Defining Taste: Albert Barnes, Paul Guillaume and African Art

May 19, 2001 @ 12:00 pm – 1:00 pm
California Academy of Science
San Francisco

A Slide Presentation by Dr. Christa Clark

Reviewed by Tom Perardi  (with thanks to Zena Kruzick)

In the early 1920s, Dr. Albert Barnes, a successful pharmaceutical manufacturer and established collector of modern art, formed the first American collection of African art objects, a landmark event.
Although African art had been collected by European artists — including Picasso — early in the century as material filtered back home from French colonies, and some artists had been undeniably influenced by the power of the sculpture and masks, the objects were still seen by most people as curiosities.
That changed thanks to Parisian art dealer Paul Guillaume, who saw the intrinsic aesthetic value of the objects and treated them accordingly. Up to that time, African or tribal collections were displayed by museums in crowded cases with objects packed into geometric arrays to show themes and variations. Guillaume offered his objects for sale in spare, dramatic displays and quickly became not only an important dealer in “Art Negre” but a member of the Parisian avant-garde as well.
Americans discovered Europe — and African Art — during World War I. Around the same time, Barnes discovered Paul Guillaume and his inventory. Between 1922-1924, Barnes collected close to a hundred objects. (He allowed his wife to join him in this enterprise, but only on a small scale, collecting gold weights.) Not content to merely collect, Dr. Barnes developed his own scientific/objective method for evaluating the merit of African art pieces:

-Good art should have a balance of representation and design, including the use of repeated shapes, patterns and directions.
-Art interprets nature in plastic form. The artist uses color, line, light and space to interpret the experience of seeing nature.
-All great art expresses basic human values in plastic form.
-African art liberated Western artists from the constraints of representation.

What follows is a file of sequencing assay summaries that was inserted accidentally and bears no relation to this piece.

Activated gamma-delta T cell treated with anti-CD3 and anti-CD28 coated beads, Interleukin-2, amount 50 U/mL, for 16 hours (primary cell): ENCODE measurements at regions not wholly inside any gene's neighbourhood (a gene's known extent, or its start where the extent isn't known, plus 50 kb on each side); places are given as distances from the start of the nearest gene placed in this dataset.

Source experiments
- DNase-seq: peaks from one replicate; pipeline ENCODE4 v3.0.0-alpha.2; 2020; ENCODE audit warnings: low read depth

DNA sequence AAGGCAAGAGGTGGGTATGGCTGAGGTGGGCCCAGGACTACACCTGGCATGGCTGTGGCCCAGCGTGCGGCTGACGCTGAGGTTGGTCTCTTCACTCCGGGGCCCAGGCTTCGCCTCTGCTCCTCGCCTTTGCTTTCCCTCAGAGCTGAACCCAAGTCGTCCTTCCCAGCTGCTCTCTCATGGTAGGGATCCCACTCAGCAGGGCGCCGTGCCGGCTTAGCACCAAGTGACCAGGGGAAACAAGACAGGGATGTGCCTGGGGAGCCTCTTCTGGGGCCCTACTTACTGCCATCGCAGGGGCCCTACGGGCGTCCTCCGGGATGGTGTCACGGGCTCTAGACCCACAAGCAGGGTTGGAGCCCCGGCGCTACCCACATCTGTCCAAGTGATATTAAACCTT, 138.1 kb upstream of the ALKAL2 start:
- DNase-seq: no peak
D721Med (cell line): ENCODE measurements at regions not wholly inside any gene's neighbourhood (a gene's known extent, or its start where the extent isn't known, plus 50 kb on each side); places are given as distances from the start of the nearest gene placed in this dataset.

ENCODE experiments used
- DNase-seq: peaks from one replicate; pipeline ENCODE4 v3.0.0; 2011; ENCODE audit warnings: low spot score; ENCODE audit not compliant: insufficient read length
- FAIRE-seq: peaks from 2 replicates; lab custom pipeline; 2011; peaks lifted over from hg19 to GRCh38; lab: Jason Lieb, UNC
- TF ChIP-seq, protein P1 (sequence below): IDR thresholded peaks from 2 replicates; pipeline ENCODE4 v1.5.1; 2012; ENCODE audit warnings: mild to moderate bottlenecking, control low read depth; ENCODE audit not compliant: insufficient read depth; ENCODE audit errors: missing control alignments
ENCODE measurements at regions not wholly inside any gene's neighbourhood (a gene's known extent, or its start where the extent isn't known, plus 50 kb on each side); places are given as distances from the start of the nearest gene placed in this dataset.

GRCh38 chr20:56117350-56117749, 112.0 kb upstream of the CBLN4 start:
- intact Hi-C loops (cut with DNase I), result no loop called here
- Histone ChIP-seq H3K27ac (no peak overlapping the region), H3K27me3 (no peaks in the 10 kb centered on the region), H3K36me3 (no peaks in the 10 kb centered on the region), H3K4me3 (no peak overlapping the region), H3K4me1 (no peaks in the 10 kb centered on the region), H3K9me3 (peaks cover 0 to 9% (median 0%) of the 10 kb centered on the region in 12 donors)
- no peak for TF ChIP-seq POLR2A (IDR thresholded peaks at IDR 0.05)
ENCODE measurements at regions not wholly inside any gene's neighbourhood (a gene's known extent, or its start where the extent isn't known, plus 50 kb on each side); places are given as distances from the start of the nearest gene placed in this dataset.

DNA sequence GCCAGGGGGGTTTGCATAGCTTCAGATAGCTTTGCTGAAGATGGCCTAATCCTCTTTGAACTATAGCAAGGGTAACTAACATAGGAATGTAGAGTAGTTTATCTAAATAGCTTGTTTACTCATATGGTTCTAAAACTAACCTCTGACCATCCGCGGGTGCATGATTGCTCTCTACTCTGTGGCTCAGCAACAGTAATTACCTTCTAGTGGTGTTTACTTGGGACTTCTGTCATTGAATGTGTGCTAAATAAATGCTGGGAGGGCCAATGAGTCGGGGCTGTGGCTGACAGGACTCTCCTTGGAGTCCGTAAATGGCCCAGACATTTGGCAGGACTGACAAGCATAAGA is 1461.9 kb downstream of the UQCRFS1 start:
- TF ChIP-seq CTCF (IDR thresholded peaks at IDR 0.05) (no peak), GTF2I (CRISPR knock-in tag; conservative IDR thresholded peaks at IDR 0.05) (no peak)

-Good African art is in every aspect as important as good Western art.
-There are a few “superior regional traditions” in African art: Sudan (Bamana, Dogon, Senufo), Gabon (Fang), Ivory Coast (Dan, Baule), and Congo (Bembe, Luba).
-Benin art was too much influenced by Western taste and so was dismissed.
-Utilitarian objects, such as stools, locks, heddle pulleys, could not be great art.
-African sculpture liberated modern artists from the constraints of classical representation. 

Nor was Barnes content to merely develop his collecting criteria and aesthetic philosophy. He took it several steps further. In order to share his wisdom he established The Barnes Foundation in Marion, Pennsylvania, which he intended to function as an educational institution rather than a museum.
Despite his personal quirks, Barnes was a key influence on the shift in perception — both at home and abroad — of African objects from anthropological curiosities to fine art. In her lecture, Dr. Clarke used archival photographs to demonstrate how Barnes spread his point of view.  Through publications and photographs he promoted the appreciation of African art and culture. From 1923-1927, “Les Arts a Paris” was a veritable mouthpiece for the Barnes Foundation. With Alain Locke, Barnes was also a seminal force in the movement that became known as the Harlem Renaissance. Barnes found in Negro spirituals the elements of repetition and contrast that he also valued in African sculpture.
Dr. Christa Clarke is currently the Curator of African Art at the Neuberger Museum of Art, Purchase College, Statue University of New York. Her lecture on the Barnes Foundation was based on work she completed for her doctoral dissertation when she had direct access to the Barnes collection and archives. Among her important discoveries was correspondence she found that showed Barnes’s influence on Paul Guillaume. Rather than merely accepting material selected by the Parisian art dealer, Barnes relied upon his own criteria and developing taste to acquire objects and indeed influenced Guillaume to seek finer pieces from African sources.
The Barnes collection is open to the public under very constrained conditions. Because it is in a residential neighborhood, hours and number of visitors allowed are very limited. Dr. Barnes’s iron influence is felt even today, as his will specified that neither the building nor the formalist arrangement of the displays may be altered. His influence can be seen even in the design of the exterior and entryway decoration which juxtapose African designs in tile relief with Doric Columns. He specified the pattern of objects in each case, alternating masks and figures, and mixed cultures randomly, with no labeling of objects. Twentieth century paintings adorn the walls, similarly unidentified, although many are works by world-famous artists.
Despite these idiosyncratic limitations, the Barnes collection contains objects of great merit, some of which, according to Dr. Clarke, are masterworks, and its art historical importance is undeniable.